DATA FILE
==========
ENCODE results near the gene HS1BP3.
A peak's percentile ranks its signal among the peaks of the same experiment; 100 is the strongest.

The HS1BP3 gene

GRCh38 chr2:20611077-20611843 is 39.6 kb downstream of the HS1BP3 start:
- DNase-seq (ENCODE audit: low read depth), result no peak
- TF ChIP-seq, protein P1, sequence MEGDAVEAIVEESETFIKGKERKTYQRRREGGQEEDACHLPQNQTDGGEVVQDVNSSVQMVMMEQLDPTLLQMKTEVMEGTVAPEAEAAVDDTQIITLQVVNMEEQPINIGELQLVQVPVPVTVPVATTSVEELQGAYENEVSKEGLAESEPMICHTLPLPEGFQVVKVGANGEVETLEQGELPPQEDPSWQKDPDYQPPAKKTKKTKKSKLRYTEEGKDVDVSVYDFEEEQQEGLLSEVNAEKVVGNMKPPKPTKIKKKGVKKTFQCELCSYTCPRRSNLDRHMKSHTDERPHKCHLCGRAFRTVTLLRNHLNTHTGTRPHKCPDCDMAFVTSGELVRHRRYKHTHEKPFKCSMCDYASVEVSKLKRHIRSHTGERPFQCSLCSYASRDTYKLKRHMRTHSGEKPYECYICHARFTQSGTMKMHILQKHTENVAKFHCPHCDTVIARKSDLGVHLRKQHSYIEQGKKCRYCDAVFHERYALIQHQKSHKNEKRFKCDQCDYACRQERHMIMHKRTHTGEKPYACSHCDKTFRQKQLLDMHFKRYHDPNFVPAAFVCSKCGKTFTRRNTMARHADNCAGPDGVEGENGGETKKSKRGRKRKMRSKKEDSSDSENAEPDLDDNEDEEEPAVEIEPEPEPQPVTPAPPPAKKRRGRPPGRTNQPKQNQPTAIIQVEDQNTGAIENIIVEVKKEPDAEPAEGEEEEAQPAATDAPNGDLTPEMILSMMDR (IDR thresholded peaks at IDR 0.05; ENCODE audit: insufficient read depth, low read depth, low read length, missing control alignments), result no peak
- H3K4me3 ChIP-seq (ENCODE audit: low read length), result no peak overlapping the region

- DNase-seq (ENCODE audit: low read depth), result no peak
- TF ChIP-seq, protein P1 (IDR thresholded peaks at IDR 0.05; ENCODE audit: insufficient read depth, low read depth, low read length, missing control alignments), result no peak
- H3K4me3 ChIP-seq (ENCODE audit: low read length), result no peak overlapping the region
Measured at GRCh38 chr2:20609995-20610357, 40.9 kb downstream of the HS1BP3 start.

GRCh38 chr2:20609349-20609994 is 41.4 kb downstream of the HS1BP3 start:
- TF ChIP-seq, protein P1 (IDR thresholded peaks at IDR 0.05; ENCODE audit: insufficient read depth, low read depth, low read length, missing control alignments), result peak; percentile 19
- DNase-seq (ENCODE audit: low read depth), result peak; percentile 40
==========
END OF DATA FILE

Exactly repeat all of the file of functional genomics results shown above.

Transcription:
ENCODE results near the gene HS1BP3.
A peak's percentile ranks its signal among the peaks of the same experiment; 100 is the strongest.

The HS1BP3 gene

GRCh38 chr2:20611077-20611843 is 39.6 kb downstream of the HS1BP3 start:
- DNase-seq (ENCODE audit: low read depth), result no peak
- TF ChIP-seq, protein P1, sequence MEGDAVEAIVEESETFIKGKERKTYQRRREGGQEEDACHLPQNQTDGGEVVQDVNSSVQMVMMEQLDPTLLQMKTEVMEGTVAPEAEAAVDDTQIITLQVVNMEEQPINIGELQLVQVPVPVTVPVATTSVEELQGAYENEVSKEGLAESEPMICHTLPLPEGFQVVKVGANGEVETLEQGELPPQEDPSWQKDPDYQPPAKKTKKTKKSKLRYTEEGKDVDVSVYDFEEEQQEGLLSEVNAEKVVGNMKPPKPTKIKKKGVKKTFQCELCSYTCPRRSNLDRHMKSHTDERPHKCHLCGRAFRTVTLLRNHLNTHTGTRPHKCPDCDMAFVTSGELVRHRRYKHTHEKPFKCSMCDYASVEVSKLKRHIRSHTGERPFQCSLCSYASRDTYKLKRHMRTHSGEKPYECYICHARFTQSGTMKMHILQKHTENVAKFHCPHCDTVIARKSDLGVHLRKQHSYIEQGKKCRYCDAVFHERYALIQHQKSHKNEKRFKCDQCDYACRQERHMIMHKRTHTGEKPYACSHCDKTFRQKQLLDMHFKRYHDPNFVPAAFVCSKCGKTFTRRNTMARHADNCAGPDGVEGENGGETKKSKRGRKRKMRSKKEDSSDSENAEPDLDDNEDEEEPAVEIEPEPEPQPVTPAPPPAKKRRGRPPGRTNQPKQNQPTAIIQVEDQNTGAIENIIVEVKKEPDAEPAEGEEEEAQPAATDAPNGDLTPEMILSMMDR (IDR thresholded peaks at IDR 0.05; ENCODE audit: insufficient read depth, low read depth, low read length, missing control alignments), result no peak
- H3K4me3 ChIP-seq (ENCODE audit: low read length), result no peak overlapping the region

- DNase-seq (ENCODE audit: low read depth), result no peak
- TF ChIP-seq, protein P1 (IDR thresholded peaks at IDR 0.05; ENCODE audit: insufficient read depth, low read depth, low read length, missing control alignments), result no peak
- H3K4me3 ChIP-seq (ENCODE audit: low read length), result no peak overlapping the region
Measured at GRCh38 chr2:20609995-20610357, 40.9 kb downstream of the HS1BP3 start.

GRCh38 chr2:20609349-20609994 is 41.4 kb downstream of the HS1BP3 start:
- TF ChIP-seq, protein P1 (IDR thresholded peaks at IDR 0.05; ENCODE audit: insufficient read depth, low read depth, low read length, missing control alignments), result peak; percentile 19
- DNase-seq (ENCODE audit: low read depth), result peak; percentile 40